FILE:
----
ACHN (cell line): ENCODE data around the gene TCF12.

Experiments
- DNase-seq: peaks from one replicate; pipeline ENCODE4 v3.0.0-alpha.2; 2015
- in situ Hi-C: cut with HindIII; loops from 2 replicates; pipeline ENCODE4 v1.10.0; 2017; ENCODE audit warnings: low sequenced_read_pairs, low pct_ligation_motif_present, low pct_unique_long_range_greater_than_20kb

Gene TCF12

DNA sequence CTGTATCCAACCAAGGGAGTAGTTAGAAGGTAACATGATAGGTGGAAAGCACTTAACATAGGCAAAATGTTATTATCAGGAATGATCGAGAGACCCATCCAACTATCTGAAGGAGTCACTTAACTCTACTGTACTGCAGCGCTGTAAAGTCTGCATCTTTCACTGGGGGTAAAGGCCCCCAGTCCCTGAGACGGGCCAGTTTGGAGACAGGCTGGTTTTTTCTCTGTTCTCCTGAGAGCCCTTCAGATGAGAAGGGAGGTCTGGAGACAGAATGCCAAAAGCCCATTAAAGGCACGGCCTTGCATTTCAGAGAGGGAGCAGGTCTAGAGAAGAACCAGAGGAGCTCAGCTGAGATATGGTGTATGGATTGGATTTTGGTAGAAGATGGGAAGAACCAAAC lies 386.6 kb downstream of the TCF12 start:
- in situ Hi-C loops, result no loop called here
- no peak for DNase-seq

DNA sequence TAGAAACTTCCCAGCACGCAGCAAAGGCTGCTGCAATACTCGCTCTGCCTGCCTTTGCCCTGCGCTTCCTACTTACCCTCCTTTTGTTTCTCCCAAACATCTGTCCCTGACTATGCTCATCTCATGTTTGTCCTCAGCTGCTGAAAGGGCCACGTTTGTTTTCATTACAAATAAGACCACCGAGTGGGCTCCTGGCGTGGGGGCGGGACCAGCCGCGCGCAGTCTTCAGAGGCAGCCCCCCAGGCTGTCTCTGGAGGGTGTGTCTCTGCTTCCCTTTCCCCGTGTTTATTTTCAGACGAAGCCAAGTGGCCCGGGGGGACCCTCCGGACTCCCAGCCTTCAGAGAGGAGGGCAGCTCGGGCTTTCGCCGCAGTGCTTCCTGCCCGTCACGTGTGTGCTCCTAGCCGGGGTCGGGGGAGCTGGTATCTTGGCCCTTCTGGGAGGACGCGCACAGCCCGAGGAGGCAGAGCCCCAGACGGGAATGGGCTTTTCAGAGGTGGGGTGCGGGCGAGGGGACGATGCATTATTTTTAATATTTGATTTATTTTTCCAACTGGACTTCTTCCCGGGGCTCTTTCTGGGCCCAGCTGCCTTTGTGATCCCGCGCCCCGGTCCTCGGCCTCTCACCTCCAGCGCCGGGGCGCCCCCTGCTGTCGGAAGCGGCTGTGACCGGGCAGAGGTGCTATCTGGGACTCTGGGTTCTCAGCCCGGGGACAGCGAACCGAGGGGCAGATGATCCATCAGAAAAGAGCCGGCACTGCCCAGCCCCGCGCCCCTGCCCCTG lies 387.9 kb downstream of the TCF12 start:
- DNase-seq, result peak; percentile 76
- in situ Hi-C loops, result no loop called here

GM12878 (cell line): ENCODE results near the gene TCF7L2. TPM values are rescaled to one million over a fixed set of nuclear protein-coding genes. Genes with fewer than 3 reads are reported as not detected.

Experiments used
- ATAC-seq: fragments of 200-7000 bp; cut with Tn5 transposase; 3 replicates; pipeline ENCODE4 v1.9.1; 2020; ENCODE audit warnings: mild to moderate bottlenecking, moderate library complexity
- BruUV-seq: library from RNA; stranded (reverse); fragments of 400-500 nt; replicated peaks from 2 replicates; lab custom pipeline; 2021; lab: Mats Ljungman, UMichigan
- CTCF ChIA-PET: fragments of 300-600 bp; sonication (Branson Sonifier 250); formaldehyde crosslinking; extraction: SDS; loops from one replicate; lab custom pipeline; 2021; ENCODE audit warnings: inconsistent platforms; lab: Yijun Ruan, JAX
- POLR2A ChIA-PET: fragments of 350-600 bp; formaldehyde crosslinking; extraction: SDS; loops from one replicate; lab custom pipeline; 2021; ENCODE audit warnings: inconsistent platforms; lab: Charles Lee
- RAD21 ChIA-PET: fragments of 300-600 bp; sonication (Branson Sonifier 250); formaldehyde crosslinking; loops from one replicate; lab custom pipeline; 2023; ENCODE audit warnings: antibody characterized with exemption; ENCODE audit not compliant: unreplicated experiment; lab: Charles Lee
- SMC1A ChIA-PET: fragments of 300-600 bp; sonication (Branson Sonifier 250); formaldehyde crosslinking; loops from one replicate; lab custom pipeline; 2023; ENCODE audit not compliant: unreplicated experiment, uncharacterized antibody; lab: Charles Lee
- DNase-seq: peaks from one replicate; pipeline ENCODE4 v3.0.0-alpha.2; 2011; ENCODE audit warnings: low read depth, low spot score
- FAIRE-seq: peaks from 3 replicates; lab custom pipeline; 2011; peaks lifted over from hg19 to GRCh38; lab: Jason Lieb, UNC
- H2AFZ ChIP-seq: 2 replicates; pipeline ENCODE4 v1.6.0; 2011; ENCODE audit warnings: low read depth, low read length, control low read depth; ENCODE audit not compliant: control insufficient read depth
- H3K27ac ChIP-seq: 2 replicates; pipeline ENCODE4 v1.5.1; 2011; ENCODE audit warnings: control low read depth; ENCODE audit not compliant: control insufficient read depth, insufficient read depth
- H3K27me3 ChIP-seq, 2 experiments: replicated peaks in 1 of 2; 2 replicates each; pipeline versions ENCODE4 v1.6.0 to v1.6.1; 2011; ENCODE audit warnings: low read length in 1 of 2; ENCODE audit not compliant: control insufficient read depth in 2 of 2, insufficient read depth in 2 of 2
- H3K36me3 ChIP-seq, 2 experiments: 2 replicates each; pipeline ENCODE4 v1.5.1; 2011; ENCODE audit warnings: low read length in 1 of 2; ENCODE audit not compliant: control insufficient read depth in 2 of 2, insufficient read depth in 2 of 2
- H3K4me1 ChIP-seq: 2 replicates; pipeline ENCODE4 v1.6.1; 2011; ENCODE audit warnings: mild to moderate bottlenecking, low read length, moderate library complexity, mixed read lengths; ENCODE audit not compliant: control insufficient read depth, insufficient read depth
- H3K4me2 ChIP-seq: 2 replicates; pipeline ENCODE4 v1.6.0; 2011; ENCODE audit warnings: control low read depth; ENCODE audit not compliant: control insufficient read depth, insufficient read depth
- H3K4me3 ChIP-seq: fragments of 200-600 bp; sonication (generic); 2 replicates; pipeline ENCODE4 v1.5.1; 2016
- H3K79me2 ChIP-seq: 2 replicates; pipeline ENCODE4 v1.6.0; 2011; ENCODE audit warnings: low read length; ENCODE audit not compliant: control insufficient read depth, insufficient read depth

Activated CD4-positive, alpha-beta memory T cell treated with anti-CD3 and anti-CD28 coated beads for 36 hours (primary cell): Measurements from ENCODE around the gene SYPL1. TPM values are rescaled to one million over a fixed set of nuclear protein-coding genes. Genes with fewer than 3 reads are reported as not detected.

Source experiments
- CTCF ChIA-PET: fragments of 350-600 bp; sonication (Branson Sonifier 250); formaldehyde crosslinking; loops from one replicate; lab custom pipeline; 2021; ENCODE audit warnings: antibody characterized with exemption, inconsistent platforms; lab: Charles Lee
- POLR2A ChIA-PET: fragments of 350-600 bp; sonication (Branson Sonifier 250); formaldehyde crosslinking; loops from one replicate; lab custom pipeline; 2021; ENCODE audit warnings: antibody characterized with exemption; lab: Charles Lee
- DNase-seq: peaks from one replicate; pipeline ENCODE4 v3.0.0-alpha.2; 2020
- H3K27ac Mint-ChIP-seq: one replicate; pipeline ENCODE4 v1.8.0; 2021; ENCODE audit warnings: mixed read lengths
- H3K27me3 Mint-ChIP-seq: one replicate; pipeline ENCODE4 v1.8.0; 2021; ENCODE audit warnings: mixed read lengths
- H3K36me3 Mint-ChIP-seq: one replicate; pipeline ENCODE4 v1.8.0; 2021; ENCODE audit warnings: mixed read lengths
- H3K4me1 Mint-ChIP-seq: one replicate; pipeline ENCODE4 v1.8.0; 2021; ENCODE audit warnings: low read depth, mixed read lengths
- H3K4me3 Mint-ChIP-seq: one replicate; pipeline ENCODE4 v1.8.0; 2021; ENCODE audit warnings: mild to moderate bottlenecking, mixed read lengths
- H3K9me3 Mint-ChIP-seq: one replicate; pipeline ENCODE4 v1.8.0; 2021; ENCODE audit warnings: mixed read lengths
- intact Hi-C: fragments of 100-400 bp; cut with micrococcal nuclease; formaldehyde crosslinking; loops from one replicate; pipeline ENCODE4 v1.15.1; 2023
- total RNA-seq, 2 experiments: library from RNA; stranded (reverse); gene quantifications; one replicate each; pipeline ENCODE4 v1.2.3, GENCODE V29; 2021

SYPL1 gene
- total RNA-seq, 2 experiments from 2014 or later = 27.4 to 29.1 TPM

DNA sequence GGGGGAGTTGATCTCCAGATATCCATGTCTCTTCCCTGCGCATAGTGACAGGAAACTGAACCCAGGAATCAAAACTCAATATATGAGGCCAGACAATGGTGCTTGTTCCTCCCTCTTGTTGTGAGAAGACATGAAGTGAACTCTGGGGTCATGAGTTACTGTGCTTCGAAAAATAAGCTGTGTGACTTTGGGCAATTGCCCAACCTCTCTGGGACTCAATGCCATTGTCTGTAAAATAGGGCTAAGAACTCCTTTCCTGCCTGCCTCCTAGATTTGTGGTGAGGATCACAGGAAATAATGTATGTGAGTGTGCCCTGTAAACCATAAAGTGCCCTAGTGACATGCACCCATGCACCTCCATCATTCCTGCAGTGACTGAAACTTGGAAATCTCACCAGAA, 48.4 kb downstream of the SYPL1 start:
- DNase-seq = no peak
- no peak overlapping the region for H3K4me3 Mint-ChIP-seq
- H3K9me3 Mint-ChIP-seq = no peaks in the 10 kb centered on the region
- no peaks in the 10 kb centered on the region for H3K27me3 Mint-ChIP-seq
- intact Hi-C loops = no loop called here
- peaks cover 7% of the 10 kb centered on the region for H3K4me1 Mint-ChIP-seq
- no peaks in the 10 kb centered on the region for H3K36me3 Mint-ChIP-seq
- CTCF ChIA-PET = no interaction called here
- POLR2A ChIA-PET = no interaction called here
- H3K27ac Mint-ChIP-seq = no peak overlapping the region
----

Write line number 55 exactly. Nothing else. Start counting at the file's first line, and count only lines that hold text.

- H3K27ac Mint-ChIP-seq = no peak overlapping the region